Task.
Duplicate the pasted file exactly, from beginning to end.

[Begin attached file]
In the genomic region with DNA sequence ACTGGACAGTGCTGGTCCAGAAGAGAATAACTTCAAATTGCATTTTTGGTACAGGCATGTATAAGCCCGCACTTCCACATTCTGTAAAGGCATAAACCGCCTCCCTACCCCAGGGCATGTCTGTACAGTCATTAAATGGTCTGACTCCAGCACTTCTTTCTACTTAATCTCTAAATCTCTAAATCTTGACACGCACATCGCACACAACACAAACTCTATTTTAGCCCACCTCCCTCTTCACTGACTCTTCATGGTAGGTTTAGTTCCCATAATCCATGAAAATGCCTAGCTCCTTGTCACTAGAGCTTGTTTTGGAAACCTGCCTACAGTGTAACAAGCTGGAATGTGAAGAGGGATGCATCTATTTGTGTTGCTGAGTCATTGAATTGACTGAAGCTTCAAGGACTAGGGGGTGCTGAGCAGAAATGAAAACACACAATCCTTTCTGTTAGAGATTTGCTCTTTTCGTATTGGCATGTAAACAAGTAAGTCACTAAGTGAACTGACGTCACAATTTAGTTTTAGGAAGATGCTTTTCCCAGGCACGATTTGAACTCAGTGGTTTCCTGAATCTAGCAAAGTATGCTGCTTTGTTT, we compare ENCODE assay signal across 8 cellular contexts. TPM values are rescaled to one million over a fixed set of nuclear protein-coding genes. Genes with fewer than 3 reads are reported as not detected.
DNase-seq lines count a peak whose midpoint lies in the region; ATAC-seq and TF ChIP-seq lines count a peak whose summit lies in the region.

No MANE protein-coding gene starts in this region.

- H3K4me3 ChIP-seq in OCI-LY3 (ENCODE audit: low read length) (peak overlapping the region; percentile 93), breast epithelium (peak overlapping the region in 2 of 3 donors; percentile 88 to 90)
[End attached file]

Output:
In the genomic region with DNA sequence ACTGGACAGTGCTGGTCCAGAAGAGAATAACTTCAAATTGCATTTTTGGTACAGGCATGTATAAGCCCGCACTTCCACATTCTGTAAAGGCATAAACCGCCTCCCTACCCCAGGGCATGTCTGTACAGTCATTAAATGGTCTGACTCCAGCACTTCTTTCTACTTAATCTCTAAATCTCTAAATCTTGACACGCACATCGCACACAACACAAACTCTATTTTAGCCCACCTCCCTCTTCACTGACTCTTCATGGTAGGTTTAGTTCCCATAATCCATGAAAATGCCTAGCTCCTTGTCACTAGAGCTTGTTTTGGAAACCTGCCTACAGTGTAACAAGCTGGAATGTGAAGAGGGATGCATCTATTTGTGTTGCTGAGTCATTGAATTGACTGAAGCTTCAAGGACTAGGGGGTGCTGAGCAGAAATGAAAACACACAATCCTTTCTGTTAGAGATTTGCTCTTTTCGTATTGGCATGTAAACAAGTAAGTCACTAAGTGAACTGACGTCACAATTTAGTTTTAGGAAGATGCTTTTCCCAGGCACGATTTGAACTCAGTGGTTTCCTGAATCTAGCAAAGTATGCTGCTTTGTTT, we compare ENCODE assay signal across 8 cellular contexts. TPM values are rescaled to one million over a fixed set of nuclear protein-coding genes. Genes with fewer than 3 reads are reported as not detected.
DNase-seq lines count a peak whose midpoint lies in the region; ATAC-seq and TF ChIP-seq lines count a peak whose summit lies in the region.

No MANE protein-coding gene starts in this region.

- H3K4me3 ChIP-seq in OCI-LY3 (ENCODE audit: low read length) (peak overlapping the region; percentile 93), breast epithelium (peak overlapping the region in 2 of 3 donors; percentile 88 to 90)